The book opens with a pitch-perfect historical introduction. This is followed by a collection of biographical essays about eight of the men (and they were, until recently, all men) who taught modern history at Christ Church. By almost any measure, they were an impressive lot. Two went on to become Regius Professor of History and two rose to become heads of other Oxford colleges. Another would serve as master of a Cambridge college, and another still would become Chichele Professor of Modern History. Three were knighted and three were ennobled. One, Patrick Gordon Walker, even served as a cabinet minister. Not all, to be sure, were equally important. But even the most obscure, Arthur Hassall, was a prolific author, a committed teacher and a powerful presence.

Christ Church offered spacious accommodation and gracious living to these ‘Students’ (as tutors at the college are called). It was, as one of the book’s subjects, J C Masterman, put it, ‘magnificent yet friendly, regal yet tolerant’. As a tutor, he was advised to observe two principles: first, ‘that no gentleman works after dinner’, and second, that ‘no gentleman works after lunch.’ He owed his job, incidentally, to an interview that consisted of four questions. ‘Mr Masterman, are you a candidate for this lectureship?’ He answered, ‘Yes.’ ‘Mr Masterman, are you married?’ He answered, ‘No.’ He similarly said ‘no’ when asked whether he was involved in any ‘entanglement’. Finally, when asked, ‘Mr Masterman, what do you do in the afternoons?’ he responded, ‘It depends on the weather.’ And so his career began. 

Naturally, there were downsides to the grandeur. In 1899, the crown prince of Siam presented himself as a candidate for modern history and soon proved incapable of mastering the subject. Undaunted, his tutor, Hassall, directed his attention towards a single theme. Week after week, the young royal produced essays on the War of the Polish Succession, enabling Hassall to declare that he had so far exceeded any requirements for the degree that he should simply publish the results as a small book. ‘Most copies’, Davenport-Hines records, ‘were exported to Bangkok, where they were admired if not read.’

History in the House is full of similar stories. Still more valuable than that, it is replete with reflections on lives devoted to the study of the past. The whole book, indeed, is in part a meditation on the nature of history: how it should be taught and why it should be studied. Many of these men were not scholars. They nonetheless all shared a sense of history’s significance – its claims as a subject of general importance rather than merely antiquarian interest. It is a sentiment that Davenport-Hines evidently finds sympathetic.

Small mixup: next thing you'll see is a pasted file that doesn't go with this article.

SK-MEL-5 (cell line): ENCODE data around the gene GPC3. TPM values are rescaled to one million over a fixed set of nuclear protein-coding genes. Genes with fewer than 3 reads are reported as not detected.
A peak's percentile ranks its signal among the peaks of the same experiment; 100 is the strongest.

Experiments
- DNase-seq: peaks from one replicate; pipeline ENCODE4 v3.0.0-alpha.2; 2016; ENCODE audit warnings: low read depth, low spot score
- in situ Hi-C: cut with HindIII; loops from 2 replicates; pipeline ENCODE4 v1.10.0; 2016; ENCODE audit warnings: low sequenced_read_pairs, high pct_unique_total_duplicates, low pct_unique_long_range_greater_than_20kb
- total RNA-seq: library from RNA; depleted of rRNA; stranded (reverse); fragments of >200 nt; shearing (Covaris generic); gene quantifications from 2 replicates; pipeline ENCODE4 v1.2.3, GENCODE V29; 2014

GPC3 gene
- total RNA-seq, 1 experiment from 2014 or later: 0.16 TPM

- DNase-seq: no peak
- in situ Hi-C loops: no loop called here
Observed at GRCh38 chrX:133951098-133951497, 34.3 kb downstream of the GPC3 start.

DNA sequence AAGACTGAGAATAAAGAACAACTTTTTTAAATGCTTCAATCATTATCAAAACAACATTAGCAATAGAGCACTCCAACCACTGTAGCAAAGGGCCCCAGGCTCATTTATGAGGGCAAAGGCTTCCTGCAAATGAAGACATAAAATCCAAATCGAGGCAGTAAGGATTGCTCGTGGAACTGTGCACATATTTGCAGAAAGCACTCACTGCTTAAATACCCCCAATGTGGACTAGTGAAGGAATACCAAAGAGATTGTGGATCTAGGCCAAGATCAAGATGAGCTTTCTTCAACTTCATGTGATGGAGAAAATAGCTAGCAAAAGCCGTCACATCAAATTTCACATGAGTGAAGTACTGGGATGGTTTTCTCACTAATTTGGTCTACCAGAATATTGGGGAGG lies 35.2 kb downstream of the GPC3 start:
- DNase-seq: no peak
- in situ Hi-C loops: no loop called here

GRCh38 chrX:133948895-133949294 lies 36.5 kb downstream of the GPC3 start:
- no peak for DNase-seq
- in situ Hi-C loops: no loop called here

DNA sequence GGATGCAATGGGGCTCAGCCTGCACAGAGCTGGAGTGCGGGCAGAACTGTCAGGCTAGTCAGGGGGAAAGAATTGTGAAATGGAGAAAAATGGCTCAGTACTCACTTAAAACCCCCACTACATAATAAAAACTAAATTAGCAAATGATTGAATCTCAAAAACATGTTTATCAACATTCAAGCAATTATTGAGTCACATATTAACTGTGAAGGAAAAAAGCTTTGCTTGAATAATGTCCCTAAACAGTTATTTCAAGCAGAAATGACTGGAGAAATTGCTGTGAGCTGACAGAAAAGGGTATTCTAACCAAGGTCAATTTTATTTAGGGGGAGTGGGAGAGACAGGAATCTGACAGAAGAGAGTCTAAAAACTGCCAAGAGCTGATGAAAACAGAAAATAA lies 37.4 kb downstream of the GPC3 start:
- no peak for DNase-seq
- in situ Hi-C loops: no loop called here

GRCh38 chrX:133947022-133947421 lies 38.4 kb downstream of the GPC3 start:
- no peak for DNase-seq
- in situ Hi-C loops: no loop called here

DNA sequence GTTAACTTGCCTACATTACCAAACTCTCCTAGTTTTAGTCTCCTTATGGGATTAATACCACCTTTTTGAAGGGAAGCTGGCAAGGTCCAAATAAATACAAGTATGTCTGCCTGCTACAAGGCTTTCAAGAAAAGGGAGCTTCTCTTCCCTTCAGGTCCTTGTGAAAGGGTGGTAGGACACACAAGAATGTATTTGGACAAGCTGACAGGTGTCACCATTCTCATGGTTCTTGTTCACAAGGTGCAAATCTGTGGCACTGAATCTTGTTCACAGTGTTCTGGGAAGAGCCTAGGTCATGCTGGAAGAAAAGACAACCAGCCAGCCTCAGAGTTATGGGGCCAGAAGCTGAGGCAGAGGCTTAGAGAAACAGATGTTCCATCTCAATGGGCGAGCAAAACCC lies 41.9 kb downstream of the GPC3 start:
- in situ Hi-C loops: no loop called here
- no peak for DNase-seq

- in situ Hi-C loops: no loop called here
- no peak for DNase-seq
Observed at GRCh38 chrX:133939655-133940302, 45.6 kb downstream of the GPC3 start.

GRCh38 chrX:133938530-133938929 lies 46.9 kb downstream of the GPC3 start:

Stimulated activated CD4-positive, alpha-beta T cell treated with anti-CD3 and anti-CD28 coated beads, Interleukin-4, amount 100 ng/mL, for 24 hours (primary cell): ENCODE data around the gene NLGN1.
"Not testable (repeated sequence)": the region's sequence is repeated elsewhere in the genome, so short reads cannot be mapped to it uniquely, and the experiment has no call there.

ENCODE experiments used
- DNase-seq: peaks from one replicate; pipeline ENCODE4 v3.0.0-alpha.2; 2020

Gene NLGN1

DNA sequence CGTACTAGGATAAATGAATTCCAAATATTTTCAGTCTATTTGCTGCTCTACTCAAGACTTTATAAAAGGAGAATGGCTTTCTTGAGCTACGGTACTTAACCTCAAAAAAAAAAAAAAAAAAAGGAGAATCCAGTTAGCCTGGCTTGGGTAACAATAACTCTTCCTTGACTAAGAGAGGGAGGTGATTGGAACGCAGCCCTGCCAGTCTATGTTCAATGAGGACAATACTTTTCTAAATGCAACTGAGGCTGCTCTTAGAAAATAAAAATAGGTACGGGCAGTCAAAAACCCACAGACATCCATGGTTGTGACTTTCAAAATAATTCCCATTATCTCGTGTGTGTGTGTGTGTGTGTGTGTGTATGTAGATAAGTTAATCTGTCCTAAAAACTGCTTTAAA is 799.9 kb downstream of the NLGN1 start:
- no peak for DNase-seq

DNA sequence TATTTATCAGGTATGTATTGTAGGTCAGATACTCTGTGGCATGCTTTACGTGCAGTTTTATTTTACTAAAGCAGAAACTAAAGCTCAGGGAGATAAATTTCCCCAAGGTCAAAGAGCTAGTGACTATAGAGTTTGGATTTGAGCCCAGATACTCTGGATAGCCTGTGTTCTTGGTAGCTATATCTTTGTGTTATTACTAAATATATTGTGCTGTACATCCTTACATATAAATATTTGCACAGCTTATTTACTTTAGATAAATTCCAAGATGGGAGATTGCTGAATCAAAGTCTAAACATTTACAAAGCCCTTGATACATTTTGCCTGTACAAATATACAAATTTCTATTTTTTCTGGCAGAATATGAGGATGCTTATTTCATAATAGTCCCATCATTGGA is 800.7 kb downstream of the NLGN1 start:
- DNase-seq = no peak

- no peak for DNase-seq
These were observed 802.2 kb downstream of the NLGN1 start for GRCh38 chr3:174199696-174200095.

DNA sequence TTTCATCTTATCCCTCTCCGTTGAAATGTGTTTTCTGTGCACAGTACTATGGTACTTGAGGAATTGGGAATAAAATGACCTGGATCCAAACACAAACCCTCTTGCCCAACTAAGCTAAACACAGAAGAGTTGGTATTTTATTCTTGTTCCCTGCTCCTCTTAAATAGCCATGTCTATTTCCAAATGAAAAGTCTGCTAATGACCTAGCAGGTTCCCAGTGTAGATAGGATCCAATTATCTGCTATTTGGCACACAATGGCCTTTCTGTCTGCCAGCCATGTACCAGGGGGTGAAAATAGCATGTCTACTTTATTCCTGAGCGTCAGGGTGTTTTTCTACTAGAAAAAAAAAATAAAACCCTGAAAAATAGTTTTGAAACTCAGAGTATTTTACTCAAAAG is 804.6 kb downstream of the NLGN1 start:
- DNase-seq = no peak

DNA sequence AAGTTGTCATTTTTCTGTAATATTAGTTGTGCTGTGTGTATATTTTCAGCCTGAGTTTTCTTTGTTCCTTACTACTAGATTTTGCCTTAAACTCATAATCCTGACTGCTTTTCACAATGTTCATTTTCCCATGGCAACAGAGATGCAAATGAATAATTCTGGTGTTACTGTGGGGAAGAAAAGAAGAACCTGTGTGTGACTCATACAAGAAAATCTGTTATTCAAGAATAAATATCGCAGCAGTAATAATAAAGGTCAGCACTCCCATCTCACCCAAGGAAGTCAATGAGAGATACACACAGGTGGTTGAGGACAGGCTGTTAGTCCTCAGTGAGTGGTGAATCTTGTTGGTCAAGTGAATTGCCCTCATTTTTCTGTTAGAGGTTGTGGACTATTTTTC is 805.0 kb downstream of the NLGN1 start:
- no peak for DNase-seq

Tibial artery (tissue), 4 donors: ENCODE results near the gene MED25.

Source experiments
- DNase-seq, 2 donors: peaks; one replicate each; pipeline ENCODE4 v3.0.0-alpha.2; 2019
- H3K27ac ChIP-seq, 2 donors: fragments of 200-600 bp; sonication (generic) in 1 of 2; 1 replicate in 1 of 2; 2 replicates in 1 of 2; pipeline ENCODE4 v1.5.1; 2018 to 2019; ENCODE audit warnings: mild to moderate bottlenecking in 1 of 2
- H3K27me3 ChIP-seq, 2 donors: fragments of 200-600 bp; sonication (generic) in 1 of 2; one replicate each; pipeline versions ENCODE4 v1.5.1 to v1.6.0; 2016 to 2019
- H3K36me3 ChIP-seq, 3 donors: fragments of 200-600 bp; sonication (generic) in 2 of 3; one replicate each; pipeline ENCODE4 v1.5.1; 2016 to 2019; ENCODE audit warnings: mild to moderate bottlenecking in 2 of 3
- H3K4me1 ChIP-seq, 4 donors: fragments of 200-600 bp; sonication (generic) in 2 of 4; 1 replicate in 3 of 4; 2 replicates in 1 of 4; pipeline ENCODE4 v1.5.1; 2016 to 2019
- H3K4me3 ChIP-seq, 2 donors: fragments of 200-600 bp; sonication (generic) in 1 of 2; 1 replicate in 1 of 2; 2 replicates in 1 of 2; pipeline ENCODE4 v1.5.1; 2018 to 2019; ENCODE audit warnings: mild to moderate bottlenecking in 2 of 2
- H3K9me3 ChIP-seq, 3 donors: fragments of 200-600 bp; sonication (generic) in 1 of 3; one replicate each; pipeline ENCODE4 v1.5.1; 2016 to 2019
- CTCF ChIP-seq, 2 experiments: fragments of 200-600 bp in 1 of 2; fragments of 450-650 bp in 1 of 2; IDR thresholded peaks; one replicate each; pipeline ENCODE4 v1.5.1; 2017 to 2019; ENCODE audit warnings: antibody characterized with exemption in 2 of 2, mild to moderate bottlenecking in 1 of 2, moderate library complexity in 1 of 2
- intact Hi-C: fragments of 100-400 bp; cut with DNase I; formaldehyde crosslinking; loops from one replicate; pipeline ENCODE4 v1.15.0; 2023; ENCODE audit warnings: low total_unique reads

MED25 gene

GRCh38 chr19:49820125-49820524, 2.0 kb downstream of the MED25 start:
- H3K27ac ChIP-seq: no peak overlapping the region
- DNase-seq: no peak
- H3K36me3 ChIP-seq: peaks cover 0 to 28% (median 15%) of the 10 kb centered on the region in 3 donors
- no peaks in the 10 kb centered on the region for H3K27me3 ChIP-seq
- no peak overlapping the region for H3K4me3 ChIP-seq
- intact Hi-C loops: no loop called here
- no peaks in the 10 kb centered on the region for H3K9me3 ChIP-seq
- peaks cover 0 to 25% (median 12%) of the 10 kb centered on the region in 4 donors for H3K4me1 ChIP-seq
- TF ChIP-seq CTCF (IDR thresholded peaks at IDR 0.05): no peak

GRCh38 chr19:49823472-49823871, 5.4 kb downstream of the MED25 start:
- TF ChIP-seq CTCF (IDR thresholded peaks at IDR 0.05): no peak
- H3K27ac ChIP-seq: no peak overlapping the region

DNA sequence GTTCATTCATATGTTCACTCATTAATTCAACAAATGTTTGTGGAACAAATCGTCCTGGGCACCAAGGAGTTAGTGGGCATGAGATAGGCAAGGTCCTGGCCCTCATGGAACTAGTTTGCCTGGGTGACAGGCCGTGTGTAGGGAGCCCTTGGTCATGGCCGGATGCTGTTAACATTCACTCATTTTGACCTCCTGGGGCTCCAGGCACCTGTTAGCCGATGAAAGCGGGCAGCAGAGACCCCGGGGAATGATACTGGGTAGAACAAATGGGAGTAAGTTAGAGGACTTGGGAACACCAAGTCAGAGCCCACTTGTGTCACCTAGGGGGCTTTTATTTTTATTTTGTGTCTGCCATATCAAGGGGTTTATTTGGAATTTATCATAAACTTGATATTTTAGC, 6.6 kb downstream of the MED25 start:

But he is too good a historian not to acknowledge the snobbery, sexism and racism that could also be found in the House. Above all, he captures a certain existential sadness that seems to have united these otherwise quite different men. Some of the problems were personal. Roy Harrod had a horrifically intense relationship with his mother. Hugh Trevor-Roper, by contrast, was left emotionally damaged by his icily distant parents. Some of their problems were professional. Gordon Walker was never allowed to forget that he graduated with a second. Masterman complained that dons ‘spend so much of our lives criticising the work of others that we can’t bring ourselves to be creative. We’re continually polishing and refining and altering what we’ve done, and the world gets nothing.’

Above all, the reader can’t help but feel that the problems were institutional. Horribly rude to each other and ruder still to visitors, the Students of Christ Church were perhaps in Auden’s mind when he wrote about those who ‘hate for hate’s sake’. ‘Now that the season of Good Will on Earth and Peace towards Men – or whatever they say – is over,’ Robert Blake wrote to Trevor-Roper, ‘I feel I can write to you. Who, I ask myself – and you – can we ruin next?’ It is a depressing as well as a revealing enquiry, speaking of influence but also of a certain lack.